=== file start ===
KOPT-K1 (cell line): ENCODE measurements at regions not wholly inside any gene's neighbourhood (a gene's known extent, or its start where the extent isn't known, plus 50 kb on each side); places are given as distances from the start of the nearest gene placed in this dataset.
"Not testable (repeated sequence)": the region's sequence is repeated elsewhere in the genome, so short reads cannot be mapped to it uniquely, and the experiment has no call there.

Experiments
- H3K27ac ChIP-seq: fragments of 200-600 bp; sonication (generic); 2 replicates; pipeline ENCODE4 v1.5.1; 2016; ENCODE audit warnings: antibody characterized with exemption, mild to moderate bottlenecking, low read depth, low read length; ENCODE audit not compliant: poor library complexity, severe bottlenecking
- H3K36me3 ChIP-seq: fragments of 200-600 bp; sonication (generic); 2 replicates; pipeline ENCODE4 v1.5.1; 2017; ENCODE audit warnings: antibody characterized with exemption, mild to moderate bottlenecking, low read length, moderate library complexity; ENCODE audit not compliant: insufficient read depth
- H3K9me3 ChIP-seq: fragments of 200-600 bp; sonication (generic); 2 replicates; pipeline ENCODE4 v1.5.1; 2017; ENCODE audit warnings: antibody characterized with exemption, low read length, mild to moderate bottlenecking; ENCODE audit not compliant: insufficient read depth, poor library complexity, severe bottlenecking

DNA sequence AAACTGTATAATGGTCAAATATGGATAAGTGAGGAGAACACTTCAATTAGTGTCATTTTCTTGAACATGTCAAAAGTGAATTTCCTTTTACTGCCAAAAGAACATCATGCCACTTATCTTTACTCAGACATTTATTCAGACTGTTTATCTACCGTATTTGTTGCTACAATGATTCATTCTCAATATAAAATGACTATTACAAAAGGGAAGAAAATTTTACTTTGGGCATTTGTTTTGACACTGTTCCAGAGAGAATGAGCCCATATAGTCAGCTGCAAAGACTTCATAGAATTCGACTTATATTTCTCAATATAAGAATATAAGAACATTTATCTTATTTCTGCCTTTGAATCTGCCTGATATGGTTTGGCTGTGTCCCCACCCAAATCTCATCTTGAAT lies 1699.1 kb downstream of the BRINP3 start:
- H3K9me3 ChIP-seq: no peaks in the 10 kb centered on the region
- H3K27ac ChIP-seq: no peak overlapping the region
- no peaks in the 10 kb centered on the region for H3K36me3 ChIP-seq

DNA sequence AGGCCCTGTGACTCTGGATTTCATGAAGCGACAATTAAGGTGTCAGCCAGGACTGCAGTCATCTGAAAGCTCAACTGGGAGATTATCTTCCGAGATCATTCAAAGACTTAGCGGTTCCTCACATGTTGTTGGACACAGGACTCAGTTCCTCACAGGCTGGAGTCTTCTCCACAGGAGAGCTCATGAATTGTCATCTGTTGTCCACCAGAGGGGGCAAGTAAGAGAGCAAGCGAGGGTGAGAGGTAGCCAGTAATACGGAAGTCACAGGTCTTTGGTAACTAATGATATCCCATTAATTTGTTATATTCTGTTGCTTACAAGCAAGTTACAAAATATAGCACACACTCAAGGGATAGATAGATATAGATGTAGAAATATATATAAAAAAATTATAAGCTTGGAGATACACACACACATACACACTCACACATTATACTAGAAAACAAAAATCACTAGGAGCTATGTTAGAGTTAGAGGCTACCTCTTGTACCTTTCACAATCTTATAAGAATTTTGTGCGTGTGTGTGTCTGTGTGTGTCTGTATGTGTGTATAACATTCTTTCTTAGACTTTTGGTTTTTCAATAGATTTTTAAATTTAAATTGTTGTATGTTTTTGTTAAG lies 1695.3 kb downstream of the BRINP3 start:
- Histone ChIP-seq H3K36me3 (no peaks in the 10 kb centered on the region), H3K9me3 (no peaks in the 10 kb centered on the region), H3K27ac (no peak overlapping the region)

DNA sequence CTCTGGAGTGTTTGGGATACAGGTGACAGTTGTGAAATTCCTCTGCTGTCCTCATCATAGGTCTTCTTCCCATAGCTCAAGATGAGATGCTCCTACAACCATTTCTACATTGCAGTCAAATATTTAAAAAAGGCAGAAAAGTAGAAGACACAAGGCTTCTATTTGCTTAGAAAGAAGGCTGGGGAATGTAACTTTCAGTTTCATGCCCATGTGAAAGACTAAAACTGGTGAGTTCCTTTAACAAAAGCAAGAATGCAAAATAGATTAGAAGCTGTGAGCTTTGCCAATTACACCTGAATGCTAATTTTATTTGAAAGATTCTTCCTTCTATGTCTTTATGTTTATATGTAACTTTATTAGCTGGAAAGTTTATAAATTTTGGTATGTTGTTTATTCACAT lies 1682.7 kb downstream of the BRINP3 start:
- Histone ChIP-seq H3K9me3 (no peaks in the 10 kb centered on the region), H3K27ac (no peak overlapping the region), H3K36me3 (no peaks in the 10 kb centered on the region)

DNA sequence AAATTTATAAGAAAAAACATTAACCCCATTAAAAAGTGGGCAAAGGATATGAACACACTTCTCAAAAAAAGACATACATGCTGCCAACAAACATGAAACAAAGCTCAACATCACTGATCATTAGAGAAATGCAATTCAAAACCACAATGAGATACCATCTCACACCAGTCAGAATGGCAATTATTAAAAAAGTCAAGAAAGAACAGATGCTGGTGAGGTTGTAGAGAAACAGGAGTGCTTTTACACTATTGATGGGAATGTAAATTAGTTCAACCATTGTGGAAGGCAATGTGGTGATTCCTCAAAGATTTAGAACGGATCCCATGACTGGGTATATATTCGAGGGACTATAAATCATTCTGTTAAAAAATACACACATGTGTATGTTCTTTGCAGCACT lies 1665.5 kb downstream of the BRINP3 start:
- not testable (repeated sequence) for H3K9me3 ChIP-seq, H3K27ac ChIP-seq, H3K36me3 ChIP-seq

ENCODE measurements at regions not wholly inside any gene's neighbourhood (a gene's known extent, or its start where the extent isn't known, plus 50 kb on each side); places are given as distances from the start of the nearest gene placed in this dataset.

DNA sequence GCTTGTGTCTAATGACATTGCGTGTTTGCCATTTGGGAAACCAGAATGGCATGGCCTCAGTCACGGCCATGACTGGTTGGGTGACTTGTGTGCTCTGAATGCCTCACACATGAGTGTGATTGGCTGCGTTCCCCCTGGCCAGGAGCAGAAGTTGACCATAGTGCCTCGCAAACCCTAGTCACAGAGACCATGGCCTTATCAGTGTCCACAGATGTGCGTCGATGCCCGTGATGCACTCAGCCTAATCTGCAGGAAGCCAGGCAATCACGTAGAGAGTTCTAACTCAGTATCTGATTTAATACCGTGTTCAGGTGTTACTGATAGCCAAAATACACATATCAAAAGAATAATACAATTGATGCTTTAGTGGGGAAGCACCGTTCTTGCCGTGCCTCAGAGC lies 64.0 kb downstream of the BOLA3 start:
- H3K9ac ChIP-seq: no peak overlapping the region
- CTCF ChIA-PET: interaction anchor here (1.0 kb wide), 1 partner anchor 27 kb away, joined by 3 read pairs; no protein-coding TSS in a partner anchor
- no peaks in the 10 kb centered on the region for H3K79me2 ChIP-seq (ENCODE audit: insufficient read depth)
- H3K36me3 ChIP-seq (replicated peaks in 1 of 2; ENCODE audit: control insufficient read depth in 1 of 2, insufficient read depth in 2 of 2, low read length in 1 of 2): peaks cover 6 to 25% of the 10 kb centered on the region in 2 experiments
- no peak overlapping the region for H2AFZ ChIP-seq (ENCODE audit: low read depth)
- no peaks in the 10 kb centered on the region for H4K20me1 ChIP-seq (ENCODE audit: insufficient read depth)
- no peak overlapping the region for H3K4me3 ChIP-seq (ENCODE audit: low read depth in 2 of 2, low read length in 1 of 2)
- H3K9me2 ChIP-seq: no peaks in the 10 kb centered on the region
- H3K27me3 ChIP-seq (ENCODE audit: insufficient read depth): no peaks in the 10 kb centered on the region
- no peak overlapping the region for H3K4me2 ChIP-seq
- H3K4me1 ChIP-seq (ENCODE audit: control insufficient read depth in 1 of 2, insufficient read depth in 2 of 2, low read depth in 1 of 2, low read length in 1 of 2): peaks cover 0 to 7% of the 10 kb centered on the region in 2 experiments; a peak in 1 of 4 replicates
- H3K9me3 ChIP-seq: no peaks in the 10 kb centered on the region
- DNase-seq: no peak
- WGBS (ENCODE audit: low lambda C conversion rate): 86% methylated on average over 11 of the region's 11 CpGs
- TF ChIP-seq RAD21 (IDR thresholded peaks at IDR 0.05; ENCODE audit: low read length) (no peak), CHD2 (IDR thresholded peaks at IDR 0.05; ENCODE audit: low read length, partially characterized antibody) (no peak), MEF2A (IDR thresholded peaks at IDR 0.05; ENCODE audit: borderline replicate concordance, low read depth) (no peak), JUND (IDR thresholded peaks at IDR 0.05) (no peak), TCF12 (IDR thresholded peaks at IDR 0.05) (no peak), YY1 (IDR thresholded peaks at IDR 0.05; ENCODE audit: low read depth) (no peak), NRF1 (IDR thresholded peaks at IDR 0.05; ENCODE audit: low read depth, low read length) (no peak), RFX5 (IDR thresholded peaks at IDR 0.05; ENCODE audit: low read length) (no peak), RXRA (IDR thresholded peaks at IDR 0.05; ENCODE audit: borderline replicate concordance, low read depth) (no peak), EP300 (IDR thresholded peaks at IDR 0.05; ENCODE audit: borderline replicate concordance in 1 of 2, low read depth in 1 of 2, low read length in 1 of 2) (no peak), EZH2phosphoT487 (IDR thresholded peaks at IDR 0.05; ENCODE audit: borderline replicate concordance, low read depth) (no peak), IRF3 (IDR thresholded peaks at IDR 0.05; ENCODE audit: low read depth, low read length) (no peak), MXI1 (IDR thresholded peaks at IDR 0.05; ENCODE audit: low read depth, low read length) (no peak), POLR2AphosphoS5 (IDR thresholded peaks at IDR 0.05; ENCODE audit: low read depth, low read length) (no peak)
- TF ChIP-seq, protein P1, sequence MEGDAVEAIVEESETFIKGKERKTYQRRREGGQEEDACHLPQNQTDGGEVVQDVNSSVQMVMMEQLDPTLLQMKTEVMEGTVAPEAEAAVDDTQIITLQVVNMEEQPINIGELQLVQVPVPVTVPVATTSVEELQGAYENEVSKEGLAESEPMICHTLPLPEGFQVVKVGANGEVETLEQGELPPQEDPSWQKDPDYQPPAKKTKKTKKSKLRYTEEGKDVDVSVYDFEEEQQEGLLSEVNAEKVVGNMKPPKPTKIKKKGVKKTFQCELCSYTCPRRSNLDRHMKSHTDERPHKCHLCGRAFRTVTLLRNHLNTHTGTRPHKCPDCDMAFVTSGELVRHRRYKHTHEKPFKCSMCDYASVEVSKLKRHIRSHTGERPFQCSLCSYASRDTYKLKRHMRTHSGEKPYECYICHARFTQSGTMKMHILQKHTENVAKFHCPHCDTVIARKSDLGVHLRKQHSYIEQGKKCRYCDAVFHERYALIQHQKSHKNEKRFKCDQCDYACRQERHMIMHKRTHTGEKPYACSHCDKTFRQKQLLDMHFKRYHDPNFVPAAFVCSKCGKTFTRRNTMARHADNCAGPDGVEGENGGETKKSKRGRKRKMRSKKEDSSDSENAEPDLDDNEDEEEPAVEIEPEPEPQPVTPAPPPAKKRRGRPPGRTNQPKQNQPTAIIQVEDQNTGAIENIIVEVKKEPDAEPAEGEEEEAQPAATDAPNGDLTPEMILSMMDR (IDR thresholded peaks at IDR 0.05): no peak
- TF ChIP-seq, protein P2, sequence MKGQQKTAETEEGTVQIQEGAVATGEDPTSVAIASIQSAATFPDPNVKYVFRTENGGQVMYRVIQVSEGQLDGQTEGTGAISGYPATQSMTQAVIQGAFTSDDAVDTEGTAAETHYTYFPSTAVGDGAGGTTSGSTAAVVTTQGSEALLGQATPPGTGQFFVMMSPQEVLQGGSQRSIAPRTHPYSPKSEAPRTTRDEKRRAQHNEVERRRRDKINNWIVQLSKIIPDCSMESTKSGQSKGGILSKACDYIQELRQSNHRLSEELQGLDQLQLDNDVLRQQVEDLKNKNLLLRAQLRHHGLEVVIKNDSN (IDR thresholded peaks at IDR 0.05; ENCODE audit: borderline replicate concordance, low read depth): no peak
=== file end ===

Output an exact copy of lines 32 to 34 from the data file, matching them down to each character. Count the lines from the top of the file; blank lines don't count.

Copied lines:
- WGBS (ENCODE audit: low lambda C conversion rate): 86% methylated on average over 11 of the region's 11 CpGs
- TF ChIP-seq RAD21 (IDR thresholded peaks at IDR 0.05; ENCODE audit: low read length) (no peak), CHD2 (IDR thresholded peaks at IDR 0.05; ENCODE audit: low read length, partially characterized antibody) (no peak), MEF2A (IDR thresholded peaks at IDR 0.05; ENCODE audit: borderline replicate concordance, low read depth) (no peak), JUND (IDR thresholded peaks at IDR 0.05) (no peak), TCF12 (IDR thresholded peaks at IDR 0.05) (no peak), YY1 (IDR thresholded peaks at IDR 0.05; ENCODE audit: low read depth) (no peak), NRF1 (IDR thresholded peaks at IDR 0.05; ENCODE audit: low read depth, low read length) (no peak), RFX5 (IDR thresholded peaks at IDR 0.05; ENCODE audit: low read length) (no peak), RXRA (IDR thresholded peaks at IDR 0.05; ENCODE audit: borderline replicate concordance, low read depth) (no peak), EP300 (IDR thresholded peaks at IDR 0.05; ENCODE audit: borderline replicate concordance in 1 of 2, low read depth in 1 of 2, low read length in 1 of 2) (no peak), EZH2phosphoT487 (IDR thresholded peaks at IDR 0.05; ENCODE audit: borderline replicate concordance, low read depth) (no peak), IRF3 (IDR thresholded peaks at IDR 0.05; ENCODE audit: low read depth, low read length) (no peak), MXI1 (IDR thresholded peaks at IDR 0.05; ENCODE audit: low read depth, low read length) (no peak), POLR2AphosphoS5 (IDR thresholded peaks at IDR 0.05; ENCODE audit: low read depth, low read length) (no peak)
- TF ChIP-seq, protein P1, sequence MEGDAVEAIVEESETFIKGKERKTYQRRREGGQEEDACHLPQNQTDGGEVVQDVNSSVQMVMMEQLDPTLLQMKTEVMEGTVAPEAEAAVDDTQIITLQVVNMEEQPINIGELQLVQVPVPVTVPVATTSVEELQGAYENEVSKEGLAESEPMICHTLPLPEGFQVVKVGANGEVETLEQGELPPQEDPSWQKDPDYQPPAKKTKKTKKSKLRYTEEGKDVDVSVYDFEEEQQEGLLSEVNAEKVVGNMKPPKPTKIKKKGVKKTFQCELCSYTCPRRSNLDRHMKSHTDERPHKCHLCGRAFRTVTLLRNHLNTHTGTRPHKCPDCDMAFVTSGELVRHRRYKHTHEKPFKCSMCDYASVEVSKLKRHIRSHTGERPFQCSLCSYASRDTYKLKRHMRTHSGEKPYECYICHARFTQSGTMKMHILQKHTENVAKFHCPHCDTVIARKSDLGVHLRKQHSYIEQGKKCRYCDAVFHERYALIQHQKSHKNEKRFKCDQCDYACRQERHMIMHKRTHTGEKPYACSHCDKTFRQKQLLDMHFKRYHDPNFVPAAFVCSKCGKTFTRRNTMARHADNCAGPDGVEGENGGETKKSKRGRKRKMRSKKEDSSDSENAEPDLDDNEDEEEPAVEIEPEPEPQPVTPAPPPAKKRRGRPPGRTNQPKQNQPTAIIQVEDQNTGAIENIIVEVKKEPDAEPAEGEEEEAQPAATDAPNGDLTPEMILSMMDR (IDR thresholded peaks at IDR 0.05): no peak